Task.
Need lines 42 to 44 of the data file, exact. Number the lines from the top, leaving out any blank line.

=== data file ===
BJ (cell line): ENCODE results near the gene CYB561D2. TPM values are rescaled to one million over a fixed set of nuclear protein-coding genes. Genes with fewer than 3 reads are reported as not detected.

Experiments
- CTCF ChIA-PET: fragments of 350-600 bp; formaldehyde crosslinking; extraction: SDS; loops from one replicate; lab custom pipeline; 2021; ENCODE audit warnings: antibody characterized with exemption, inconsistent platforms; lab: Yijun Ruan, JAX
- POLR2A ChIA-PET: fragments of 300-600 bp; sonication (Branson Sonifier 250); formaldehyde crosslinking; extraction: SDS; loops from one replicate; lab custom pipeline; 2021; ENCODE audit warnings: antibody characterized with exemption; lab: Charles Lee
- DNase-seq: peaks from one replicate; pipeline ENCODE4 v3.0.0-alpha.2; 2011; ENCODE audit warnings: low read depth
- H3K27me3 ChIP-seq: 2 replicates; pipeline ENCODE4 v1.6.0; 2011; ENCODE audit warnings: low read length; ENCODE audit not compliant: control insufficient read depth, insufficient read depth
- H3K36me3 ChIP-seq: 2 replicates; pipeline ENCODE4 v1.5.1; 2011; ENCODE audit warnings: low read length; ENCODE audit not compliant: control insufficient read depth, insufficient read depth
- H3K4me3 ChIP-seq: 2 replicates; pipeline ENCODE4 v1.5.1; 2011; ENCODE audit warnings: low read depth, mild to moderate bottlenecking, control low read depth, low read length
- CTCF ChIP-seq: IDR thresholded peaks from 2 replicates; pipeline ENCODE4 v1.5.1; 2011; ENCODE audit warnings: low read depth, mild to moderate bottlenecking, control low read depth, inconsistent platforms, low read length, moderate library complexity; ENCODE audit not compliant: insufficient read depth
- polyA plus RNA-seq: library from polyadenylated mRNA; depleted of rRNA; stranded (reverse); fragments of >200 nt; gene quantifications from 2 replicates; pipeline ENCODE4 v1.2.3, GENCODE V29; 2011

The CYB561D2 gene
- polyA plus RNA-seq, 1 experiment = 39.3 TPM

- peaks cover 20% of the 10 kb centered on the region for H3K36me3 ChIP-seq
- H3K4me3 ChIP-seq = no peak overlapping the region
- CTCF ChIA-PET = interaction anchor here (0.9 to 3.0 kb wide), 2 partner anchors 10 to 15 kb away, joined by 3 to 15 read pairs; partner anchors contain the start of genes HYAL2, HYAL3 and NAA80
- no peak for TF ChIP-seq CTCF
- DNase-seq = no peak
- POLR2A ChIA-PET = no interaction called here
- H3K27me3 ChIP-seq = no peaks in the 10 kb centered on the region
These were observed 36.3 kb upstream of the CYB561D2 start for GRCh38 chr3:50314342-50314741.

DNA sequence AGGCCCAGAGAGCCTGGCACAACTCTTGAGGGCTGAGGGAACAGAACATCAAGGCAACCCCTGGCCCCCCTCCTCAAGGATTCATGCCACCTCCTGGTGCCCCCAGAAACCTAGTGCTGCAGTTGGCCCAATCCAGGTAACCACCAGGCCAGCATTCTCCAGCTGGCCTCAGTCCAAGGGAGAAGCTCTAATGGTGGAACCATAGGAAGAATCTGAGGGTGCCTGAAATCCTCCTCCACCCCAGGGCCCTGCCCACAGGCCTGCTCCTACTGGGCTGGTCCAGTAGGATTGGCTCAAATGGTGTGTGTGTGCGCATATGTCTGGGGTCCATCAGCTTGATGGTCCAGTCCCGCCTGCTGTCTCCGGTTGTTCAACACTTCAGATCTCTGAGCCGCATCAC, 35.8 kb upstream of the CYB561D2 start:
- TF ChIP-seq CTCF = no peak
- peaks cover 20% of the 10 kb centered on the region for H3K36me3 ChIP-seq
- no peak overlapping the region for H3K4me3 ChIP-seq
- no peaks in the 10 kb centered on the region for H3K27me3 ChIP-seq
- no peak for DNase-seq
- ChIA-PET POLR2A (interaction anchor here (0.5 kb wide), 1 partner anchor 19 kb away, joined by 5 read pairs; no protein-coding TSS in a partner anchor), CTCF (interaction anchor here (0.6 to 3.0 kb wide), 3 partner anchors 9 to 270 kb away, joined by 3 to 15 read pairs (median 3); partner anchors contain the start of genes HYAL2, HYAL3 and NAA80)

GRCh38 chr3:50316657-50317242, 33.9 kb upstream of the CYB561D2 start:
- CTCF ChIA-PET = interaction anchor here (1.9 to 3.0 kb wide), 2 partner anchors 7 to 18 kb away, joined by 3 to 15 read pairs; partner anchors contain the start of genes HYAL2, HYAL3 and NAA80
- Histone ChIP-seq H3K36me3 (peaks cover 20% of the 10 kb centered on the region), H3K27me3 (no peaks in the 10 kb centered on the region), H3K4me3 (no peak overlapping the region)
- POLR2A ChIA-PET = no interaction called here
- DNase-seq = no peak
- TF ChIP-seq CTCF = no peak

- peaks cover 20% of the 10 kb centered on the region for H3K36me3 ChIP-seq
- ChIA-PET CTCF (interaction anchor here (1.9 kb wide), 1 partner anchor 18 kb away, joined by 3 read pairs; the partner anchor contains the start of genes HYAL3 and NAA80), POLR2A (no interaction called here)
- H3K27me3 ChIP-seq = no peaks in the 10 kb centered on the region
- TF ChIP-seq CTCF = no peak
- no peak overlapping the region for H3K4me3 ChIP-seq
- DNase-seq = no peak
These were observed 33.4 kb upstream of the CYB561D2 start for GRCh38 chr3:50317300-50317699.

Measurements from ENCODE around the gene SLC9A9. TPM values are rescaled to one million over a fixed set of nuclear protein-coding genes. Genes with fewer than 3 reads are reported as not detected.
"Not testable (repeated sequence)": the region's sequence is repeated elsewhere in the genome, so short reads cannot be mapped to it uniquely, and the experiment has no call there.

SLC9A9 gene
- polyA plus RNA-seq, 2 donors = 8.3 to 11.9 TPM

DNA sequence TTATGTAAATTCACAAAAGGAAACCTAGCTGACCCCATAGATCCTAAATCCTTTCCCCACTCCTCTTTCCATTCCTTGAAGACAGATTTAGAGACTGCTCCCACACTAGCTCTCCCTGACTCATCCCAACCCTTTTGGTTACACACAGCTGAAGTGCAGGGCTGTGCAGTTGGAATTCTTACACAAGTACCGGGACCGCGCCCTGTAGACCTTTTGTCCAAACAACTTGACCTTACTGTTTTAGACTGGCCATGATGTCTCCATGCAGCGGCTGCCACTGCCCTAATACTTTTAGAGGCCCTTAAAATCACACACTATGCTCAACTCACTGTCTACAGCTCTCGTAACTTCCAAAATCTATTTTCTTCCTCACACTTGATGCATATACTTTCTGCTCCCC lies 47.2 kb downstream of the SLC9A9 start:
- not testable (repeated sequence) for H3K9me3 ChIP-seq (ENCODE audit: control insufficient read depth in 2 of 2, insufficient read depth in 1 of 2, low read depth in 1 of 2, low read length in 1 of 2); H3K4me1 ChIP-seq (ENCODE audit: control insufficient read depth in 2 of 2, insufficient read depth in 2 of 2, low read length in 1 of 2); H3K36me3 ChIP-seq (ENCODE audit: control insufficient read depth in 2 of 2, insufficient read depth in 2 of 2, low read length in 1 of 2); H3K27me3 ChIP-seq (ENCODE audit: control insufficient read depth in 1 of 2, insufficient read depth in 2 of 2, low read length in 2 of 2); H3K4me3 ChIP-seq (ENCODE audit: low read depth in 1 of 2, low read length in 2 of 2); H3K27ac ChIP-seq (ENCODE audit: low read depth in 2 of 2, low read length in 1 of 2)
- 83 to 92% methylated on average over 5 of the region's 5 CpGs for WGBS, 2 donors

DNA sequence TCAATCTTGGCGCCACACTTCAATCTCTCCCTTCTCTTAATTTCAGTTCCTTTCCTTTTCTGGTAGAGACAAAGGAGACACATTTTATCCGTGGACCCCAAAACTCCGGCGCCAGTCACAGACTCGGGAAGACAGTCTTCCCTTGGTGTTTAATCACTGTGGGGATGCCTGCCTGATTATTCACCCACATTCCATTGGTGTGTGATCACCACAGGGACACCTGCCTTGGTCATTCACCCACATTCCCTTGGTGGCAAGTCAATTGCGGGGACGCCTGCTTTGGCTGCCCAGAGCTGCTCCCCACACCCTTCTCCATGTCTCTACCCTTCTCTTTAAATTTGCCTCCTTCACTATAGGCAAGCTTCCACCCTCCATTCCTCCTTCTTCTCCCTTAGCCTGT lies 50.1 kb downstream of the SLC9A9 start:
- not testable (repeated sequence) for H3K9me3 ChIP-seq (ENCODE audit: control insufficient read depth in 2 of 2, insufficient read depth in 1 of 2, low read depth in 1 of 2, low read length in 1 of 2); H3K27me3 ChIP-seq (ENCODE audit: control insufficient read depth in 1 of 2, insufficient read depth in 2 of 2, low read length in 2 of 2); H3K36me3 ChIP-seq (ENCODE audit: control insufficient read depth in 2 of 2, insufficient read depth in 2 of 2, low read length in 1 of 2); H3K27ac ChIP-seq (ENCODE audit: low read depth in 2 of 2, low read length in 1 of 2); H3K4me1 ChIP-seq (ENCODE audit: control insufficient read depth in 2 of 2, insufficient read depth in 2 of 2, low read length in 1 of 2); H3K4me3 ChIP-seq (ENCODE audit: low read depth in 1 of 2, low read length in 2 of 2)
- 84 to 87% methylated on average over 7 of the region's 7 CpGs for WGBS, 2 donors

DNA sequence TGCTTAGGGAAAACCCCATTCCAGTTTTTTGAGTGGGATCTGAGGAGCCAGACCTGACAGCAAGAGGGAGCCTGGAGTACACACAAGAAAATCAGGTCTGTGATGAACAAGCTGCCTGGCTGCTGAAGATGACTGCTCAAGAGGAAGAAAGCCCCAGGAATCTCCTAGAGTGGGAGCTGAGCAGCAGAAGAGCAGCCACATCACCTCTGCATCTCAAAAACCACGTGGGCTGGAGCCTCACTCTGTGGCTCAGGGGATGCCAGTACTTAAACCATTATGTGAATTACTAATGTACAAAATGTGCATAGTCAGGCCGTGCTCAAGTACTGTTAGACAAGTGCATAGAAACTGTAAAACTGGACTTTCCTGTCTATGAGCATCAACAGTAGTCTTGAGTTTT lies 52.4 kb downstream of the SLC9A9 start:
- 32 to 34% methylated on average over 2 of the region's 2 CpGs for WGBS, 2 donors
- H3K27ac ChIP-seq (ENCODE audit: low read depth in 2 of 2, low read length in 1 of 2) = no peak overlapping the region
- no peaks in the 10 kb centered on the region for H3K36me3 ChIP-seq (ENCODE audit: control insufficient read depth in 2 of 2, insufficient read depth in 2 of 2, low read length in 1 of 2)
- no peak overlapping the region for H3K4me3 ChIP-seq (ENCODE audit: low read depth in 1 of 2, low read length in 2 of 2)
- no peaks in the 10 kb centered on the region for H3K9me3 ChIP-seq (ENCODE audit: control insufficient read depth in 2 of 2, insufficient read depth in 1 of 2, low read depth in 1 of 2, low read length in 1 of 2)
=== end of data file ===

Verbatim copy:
"Not testable (repeated sequence)": the region's sequence is repeated elsewhere in the genome, so short reads cannot be mapped to it uniquely, and the experiment has no call there.

SLC9A9 gene
- polyA plus RNA-seq, 2 donors = 8.3 to 11.9 TPM